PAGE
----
TAMPA — As tourism analyst Chris Klauda was on her way from Tennessee to Tampa, she chatted with a fellow traveler: "a classic millennial."
"She told me Tampa was the new Miami," Klauda said during a Thursday morning presentation to a group of Hillsborough County hoteliers.
Of course, the local crowd was happy to hear that description of its city on the rise. Since the recession, Tampa Bay's development and tourism scene has exploded. Visit Tampa Bay reported this week visitors pumped $6.6 billion into Hillsborough County last year, fueling tens of thousands of local jobs. More than 2,000 hotel rooms are under construction right now in Tampa Bay, with big events on the horizon that promise to bring even more visitors.
"You guys have a lot to look forward to," Klauda said during the Hillsborough County Hotel and Motel Association forum.
Local hoteliers and vendors are in the midst of celebrating the area's growth while attempting to predict the future. They're uneasy about even the slightest possibility of a recession, but already anticipating the onslaught of Super Bowl visitors come 2021. Klauda, a senior director with tourism researcher STR Inc., and other experts used data during Thursday's presentation to forecast for the local industry what they can expect.
Overall Tampa Bay is in a good place: The number of trendy hotels opening over the next 12 months doesn't outpace the anticipated demand of those who are looking for high-class visits or business trips.
A record 126.1 million people visited Florida last year, according to Visit Florida. More than 30 million people of them visited Tampa Bay, according to data from local tourism groups Visit St. Pete/Clearwater and Visit Tampa Bay.
Visit Tampa Bay, which promotes Hillsborough, just published a study it commissioned through analysts at Tourism Economics this week that showed overall visitor spending up nearly 7 percent in 2018, at about $4.2 billion. Pinellas County has reported a total economic impact of about $8.4 billion from its tourism industry.
But across the state tourism-related businesses are adjusting to fewer, or a stagnant number of international travelers.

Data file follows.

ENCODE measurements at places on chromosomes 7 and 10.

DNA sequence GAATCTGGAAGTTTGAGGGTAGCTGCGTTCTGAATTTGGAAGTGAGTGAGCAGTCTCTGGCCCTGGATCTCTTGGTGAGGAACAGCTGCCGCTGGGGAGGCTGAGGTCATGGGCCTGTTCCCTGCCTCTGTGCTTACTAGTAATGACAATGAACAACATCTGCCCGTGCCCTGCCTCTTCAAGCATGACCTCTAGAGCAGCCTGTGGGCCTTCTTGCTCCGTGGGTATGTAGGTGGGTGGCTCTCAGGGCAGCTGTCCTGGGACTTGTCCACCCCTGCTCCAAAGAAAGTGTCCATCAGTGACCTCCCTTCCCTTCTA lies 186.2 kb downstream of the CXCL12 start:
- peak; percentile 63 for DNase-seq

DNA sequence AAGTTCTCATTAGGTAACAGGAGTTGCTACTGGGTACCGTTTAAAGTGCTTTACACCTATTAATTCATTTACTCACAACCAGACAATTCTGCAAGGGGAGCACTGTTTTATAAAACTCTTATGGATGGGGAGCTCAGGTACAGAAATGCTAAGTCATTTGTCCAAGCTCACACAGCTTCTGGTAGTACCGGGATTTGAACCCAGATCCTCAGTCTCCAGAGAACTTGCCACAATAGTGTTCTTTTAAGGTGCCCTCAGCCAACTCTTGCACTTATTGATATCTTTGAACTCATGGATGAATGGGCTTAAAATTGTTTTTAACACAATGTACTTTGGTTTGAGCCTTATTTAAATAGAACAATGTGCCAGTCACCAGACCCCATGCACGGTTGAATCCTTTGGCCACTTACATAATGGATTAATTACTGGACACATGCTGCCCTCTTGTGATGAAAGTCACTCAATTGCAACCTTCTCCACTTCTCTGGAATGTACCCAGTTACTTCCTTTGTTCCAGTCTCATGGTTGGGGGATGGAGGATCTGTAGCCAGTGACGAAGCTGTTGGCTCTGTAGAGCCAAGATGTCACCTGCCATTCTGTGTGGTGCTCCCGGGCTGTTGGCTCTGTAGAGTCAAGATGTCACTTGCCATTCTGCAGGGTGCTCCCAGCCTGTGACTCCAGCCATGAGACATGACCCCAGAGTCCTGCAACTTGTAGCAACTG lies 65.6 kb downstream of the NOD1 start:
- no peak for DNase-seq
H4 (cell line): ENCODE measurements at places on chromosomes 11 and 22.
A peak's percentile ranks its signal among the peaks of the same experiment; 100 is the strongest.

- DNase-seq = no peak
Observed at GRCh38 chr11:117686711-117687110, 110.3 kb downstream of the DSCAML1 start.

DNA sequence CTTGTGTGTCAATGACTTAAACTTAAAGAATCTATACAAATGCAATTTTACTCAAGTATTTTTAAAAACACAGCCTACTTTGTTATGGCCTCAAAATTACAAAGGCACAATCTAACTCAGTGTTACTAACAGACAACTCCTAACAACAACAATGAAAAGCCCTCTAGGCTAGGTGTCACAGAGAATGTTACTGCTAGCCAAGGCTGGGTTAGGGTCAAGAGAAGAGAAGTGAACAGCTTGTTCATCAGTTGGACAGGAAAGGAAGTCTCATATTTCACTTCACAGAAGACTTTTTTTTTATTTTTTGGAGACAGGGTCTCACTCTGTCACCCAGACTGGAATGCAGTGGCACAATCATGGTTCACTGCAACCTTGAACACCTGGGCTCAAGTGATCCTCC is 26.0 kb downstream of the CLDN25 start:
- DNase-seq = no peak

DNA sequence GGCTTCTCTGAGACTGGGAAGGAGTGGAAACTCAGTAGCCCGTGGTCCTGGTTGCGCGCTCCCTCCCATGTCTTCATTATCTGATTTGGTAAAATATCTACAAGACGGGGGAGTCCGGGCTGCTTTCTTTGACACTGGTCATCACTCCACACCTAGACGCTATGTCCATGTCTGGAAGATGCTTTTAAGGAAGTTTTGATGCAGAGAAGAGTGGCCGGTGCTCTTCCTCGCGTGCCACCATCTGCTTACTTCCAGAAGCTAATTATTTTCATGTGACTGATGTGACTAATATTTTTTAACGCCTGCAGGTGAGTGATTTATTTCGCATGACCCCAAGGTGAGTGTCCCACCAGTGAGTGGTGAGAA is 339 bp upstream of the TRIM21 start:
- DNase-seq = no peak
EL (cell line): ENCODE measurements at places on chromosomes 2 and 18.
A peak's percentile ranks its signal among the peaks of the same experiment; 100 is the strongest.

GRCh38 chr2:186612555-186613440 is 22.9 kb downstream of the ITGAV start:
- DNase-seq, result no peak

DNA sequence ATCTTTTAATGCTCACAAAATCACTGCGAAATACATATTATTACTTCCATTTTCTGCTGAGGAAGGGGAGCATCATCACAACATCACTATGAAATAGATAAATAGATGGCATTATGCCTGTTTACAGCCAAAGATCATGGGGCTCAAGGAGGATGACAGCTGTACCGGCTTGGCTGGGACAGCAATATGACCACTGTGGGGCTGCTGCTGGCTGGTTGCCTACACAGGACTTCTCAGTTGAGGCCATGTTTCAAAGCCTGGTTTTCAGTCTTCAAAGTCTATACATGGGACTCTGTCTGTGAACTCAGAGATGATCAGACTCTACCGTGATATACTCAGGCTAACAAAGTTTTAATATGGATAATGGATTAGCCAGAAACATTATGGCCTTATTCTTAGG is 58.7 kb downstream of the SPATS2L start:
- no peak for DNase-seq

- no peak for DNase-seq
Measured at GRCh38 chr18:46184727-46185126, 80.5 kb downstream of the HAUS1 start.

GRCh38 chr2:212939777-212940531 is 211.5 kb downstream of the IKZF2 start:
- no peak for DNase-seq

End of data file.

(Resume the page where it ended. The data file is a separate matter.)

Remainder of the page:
"International travel has been in a rough patch for the last few years," said Visit Florida analyst Jacob Yancey. "Overseas markets have mostly declined."
Just over a half-million visitors came to the Tampa area from other countries — a slight uptick from 2017. Yet that 2 percent of overall visitors made up about 16 percent of overall visitor spending in Hillsborough County.
Yancey suggested hoteliers, and the tourism industry at large, continue to focus on the experiences of their destination to keep increasing their visitor numbers. Several studies presented Thursday showed millennials prefer to feel like they are part of the city they're visiting by embracing local foods and night life, rather than feeling like a tourist at theme parks.
"People think they know Florida," he said, "it's still about changing hearts and minds."
Analysts also told attendees to be begin renovations and up their own prices to compete with the several higher-end boutique hotels slated to open in Tampa in the coming months, like The Current Hotel slated to open this summer.
Overall, Kadula told the hoteliers that the next 12 to 18 months will likely wobble between negative and positive, pending an unpredictable event that would prompt a sudden drop. As for Tampa becoming the new Miami?
Kadula said the national stage at 2021's Super Bowl will be the perfect time for the city to make its case.
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